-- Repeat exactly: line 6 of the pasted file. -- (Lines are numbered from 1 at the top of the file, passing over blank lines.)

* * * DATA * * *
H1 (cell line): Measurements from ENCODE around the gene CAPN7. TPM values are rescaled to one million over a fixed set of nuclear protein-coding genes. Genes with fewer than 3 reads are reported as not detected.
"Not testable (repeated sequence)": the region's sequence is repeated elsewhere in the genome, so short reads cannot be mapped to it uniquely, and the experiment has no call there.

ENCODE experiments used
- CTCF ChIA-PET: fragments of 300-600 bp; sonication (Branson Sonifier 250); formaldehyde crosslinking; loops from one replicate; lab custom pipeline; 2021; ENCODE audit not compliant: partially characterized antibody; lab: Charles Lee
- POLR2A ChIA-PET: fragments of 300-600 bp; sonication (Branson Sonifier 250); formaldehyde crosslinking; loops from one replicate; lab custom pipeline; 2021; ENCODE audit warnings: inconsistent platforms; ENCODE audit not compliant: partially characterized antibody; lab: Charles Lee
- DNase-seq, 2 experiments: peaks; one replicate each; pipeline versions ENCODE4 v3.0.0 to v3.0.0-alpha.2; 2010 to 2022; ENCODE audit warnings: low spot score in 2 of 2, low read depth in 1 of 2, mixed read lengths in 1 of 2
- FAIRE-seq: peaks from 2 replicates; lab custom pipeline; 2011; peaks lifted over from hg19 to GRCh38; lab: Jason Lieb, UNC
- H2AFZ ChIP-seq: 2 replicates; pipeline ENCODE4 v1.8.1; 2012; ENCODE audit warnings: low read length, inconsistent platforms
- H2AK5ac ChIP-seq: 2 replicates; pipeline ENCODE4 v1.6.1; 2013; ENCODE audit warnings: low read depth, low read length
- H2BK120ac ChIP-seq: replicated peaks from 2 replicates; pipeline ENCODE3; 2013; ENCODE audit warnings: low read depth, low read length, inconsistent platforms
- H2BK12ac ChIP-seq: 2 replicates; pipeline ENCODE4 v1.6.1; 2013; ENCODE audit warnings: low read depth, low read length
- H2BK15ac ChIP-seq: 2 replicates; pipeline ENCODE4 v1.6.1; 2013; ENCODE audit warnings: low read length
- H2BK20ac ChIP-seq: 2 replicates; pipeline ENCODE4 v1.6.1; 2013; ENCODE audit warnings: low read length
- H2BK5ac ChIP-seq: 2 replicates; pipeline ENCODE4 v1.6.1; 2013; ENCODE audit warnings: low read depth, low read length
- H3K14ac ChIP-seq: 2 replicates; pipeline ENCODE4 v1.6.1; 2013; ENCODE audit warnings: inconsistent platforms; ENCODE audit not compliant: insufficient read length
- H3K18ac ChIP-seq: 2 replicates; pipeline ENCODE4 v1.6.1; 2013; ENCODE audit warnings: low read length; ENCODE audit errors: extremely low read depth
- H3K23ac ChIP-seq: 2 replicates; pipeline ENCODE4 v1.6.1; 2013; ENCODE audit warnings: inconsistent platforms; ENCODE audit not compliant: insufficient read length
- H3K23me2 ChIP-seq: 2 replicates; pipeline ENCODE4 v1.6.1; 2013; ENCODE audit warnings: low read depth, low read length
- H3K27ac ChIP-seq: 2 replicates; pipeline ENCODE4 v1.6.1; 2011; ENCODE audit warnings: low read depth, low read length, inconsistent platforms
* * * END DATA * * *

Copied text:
- DNase-seq, 2 experiments: peaks; one replicate each; pipeline versions ENCODE4 v3.0.0 to v3.0.0-alpha.2; 2010 to 2022; ENCODE audit warnings: low spot score in 2 of 2, low read depth in 1 of 2, mixed read lengths in 1 of 2